I carry Josh down the front stairs of the house to my gurney waiting by the gate, get him settled in, switch over the oxygen to my tank and get him loaded into the rig. The fire medic jumps in behind me and starts reassessing a blood pressure while I hook Josh up on my EKG monitor. Meanwhile, John is getting the mother settled in the front passenger seat.
I don’t usually run a 12 lead on an 8 year old but this is cardiac etiology and I really want to see his electrical conduction from the additional points of view just to make sure I’m not missing anything that might change my transport decision. To get a clean tracing I need take the 12 lead before we start moving to avoid any interference from a moving ambulance.
As soon as I start to get a rhythm on the monitor I get my first piece of good news on this call. The fire medic’s monitor is only able to see one heart lead at a time, my monitor is preset to see two leads and one of those leads is showing me an organized complex of electrical conduction, not the even lumps of atrial flutter. I’m staring at an irregular rate from 150-180 but at least it’s organized.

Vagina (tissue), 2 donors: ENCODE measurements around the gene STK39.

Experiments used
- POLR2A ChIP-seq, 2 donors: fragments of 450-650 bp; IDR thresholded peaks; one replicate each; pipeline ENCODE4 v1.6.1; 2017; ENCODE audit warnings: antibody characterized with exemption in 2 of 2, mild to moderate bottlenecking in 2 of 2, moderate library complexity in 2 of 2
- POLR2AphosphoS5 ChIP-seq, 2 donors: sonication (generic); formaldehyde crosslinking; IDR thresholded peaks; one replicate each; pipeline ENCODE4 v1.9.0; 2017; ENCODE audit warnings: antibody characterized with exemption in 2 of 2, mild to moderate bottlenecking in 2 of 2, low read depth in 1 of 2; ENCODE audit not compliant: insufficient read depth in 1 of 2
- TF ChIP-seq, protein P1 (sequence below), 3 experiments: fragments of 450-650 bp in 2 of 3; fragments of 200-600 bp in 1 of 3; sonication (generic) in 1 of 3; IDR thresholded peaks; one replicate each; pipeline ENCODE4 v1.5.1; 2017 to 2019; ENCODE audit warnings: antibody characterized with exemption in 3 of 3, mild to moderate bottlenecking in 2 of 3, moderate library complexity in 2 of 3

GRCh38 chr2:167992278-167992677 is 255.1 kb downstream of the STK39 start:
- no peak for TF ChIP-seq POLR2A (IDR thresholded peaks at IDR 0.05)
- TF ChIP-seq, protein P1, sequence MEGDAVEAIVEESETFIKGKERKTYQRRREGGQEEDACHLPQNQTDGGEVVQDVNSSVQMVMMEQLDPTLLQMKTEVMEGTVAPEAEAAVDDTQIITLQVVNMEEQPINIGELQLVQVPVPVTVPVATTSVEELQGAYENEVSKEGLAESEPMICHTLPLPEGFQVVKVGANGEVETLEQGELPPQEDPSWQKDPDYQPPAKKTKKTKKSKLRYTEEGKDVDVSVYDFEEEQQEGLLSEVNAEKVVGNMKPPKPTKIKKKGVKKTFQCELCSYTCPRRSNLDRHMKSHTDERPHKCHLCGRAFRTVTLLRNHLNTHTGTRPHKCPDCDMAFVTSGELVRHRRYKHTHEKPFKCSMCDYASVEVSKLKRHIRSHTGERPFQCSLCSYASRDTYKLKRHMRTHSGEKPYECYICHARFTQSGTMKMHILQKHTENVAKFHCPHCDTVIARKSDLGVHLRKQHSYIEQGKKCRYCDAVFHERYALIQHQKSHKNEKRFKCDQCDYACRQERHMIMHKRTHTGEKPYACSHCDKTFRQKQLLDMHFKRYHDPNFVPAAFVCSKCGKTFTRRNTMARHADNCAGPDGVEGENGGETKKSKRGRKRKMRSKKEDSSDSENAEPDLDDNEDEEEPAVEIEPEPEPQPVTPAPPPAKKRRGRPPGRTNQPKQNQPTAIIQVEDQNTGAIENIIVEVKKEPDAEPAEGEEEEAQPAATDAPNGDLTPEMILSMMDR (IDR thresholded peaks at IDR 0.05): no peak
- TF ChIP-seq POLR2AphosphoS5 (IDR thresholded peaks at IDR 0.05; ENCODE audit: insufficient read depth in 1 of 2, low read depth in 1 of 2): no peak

It appears that all of the heart surgeries and the original defect have altered Josh’s electrical axis – his electrical conduction starts in a slightly different place on the heart and takes slightly different paths as it stimulates the contraction of cardiac muscle. As a result, in the default view of Lead 2 it looks just like atrial flutter but in Lead 1 and Lead 3 it looks much better. I’m starting to feel a little better about the drive ahead.
Everything else can be done en route, so with the EKG done, it’s time to go. I look up and see John and Mom looking back at me. “The 12-lead is good, let’s go.” As we start to exit the neighborhood with lights flashing and the siren making its familiar noise I’m almost starting to feel a little confident that this call will have a good outcome.
John says something from the front and I didn’t quite hear it so I move closer to the pass-through. We’re on the freeway in the far left lane. John flicks off the siren as the traffic is clear in front of us. In a slightly concerned voice he leans back so I can hear him. “I’ve never been to University, I don’t know how to get there.” Crap!
My GPS is sitting on the front dash. I can get to most places in the county without it and definitely to every hospital in the county. It’s occasionally good when we are off in the hills or if I have an inexperienced partner. But I didn’t program in the out of county hospitals.